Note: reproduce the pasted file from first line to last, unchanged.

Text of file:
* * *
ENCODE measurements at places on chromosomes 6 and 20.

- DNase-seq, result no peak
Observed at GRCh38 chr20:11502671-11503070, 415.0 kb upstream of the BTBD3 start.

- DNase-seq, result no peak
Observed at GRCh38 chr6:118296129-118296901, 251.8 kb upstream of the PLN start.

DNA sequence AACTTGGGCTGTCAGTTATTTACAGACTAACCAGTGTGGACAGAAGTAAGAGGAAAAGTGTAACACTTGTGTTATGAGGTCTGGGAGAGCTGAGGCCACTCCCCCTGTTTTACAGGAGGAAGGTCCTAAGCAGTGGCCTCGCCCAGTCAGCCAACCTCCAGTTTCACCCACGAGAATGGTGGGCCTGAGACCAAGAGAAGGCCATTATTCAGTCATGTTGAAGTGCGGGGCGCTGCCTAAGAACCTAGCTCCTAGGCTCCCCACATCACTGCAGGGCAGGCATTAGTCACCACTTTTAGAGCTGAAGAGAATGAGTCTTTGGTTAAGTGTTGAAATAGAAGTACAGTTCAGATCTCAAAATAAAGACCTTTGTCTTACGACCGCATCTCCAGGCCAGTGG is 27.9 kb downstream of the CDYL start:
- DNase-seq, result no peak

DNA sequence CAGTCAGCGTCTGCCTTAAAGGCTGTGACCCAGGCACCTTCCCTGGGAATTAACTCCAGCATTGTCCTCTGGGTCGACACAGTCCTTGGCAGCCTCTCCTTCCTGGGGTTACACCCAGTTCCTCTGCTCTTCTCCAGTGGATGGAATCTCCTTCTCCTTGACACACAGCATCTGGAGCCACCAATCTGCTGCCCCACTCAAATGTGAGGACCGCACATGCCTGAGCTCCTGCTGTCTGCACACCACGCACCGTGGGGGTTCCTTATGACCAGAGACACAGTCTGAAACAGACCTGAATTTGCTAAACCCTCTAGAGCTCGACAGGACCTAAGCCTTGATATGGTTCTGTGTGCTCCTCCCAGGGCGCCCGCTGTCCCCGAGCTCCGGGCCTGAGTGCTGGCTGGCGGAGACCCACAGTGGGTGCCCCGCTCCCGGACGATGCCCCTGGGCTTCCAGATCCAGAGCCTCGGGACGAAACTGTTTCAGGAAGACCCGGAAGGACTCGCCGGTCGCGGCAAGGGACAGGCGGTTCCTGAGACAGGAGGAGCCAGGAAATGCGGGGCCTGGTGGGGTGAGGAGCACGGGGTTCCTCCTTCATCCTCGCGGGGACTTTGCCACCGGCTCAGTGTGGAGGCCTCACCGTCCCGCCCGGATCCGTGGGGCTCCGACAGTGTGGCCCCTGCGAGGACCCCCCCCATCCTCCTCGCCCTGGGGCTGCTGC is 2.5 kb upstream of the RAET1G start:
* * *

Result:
ENCODE measurements at places on chromosomes 6 and 20.

- DNase-seq, result no peak
Observed at GRCh38 chr20:11502671-11503070, 415.0 kb upstream of the BTBD3 start.

- DNase-seq, result no peak
Observed at GRCh38 chr6:118296129-118296901, 251.8 kb upstream of the PLN start.

DNA sequence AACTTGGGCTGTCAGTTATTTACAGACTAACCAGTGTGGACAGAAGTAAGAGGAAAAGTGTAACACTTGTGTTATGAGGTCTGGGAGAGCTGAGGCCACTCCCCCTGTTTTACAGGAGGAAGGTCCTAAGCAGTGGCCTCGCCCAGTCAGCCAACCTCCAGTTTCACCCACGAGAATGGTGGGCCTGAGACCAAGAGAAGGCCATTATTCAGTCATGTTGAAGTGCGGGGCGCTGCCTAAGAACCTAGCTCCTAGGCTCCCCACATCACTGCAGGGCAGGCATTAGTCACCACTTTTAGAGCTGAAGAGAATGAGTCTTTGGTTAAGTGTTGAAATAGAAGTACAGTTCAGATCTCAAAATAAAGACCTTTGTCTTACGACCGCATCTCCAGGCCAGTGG is 27.9 kb downstream of the CDYL start:
- DNase-seq, result no peak

DNA sequence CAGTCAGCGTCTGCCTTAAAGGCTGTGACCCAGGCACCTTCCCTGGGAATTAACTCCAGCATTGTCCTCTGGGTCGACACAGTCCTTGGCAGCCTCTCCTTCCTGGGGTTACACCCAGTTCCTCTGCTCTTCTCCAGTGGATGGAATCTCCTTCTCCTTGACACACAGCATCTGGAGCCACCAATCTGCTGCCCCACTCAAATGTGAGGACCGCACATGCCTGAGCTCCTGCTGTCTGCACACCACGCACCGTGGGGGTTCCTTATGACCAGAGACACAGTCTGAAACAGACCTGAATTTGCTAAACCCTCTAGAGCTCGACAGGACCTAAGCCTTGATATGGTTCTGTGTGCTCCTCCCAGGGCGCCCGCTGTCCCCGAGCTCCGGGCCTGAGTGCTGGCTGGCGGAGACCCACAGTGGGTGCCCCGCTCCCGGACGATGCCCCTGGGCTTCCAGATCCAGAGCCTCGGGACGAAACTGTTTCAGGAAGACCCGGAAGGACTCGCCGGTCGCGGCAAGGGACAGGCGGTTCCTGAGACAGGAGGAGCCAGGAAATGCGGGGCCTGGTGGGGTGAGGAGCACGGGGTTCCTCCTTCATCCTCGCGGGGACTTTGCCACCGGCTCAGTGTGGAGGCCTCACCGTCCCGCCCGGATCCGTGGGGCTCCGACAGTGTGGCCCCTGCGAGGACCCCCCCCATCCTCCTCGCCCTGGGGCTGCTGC is 2.5 kb upstream of the RAET1G start: